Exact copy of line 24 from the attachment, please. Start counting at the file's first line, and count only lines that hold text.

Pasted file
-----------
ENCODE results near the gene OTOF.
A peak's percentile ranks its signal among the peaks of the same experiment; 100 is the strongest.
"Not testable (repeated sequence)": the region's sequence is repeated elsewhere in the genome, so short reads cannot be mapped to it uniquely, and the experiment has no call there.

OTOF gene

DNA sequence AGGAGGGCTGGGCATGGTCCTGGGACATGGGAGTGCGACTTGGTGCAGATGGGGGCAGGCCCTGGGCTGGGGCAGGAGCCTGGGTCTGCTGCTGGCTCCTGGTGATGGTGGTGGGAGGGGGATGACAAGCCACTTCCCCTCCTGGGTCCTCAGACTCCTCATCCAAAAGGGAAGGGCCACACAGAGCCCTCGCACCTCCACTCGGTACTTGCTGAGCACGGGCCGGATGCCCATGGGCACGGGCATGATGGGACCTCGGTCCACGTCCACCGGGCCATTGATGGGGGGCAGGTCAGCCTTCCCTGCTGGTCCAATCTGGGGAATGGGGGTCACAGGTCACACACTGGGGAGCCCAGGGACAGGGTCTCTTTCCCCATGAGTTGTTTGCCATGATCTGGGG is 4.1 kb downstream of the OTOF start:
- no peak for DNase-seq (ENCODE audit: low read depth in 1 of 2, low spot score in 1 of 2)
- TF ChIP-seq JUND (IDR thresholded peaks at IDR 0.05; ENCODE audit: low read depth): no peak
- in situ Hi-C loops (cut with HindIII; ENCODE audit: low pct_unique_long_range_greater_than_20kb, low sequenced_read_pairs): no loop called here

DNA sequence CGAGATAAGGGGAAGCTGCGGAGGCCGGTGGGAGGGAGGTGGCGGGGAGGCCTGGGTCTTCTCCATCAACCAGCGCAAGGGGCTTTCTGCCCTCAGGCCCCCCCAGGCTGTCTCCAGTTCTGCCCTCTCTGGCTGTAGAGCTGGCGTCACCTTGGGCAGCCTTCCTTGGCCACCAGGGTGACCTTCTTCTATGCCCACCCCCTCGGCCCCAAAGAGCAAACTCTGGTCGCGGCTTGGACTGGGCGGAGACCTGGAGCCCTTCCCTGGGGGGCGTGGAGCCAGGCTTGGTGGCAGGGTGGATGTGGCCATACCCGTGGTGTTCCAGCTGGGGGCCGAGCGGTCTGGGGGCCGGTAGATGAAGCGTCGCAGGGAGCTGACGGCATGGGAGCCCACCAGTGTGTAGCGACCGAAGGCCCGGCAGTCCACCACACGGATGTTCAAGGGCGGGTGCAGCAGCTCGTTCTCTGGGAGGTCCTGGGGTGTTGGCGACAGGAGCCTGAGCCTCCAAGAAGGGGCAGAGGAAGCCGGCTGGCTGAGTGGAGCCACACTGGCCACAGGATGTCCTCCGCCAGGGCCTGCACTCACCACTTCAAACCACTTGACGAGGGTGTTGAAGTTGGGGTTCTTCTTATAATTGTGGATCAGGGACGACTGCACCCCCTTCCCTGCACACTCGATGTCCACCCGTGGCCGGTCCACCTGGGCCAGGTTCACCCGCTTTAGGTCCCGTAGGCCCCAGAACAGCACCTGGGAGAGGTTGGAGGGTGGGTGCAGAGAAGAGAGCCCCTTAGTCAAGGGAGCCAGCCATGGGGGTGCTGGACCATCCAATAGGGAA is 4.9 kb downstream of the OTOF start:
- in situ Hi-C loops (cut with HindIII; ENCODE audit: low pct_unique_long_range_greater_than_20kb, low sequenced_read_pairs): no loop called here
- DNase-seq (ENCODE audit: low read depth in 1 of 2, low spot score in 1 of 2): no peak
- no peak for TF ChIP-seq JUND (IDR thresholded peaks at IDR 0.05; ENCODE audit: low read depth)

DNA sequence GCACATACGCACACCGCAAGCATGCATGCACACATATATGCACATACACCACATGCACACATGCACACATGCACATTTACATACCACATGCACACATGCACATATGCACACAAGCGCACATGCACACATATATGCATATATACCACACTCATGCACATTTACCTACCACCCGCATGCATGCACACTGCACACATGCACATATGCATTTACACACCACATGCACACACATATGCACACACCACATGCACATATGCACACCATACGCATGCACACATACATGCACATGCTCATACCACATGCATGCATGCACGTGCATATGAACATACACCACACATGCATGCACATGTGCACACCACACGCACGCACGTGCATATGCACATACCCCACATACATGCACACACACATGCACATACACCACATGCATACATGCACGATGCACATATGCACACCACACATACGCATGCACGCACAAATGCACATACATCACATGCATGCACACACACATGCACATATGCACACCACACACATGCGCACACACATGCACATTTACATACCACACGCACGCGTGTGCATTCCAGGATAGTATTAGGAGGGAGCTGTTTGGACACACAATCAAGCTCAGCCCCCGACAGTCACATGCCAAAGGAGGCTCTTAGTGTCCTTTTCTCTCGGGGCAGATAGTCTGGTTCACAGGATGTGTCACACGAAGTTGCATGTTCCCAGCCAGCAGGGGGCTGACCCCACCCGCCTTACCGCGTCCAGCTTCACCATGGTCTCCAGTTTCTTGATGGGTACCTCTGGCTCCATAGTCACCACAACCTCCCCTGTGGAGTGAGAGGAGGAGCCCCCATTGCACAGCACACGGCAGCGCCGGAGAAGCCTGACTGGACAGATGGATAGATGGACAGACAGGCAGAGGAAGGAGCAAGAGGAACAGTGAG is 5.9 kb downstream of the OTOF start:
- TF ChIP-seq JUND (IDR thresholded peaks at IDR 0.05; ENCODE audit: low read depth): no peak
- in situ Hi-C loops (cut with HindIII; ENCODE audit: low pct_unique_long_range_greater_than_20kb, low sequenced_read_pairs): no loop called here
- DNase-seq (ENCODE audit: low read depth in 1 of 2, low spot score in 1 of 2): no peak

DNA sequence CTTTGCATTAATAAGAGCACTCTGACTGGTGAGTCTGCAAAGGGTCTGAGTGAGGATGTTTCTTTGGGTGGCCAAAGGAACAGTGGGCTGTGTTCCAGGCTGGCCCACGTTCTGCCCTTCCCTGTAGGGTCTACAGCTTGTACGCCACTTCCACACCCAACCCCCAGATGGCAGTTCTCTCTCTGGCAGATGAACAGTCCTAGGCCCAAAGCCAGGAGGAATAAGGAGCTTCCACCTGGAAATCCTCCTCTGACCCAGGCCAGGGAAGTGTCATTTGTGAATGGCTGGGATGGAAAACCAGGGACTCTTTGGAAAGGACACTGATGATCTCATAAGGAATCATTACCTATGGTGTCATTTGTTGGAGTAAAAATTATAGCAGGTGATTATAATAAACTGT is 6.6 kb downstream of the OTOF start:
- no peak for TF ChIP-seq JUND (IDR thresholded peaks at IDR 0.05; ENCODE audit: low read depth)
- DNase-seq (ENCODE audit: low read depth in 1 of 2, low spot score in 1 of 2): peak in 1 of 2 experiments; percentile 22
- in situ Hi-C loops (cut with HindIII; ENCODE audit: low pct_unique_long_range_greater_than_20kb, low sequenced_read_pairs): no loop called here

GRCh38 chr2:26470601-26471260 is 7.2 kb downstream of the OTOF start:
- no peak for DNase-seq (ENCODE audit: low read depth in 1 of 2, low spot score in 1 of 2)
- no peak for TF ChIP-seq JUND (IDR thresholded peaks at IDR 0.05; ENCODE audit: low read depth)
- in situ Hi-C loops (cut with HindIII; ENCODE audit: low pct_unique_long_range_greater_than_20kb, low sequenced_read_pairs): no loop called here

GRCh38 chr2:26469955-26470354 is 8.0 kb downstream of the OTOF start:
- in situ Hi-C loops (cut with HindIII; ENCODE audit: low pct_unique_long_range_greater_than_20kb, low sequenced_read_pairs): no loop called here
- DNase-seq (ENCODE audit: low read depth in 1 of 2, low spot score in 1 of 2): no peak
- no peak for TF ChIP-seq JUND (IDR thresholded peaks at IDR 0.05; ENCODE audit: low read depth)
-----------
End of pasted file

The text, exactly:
- in situ Hi-C loops (cut with HindIII; ENCODE audit: low pct_unique_long_range_greater_than_20kb, low sequenced_read_pairs): no loop called here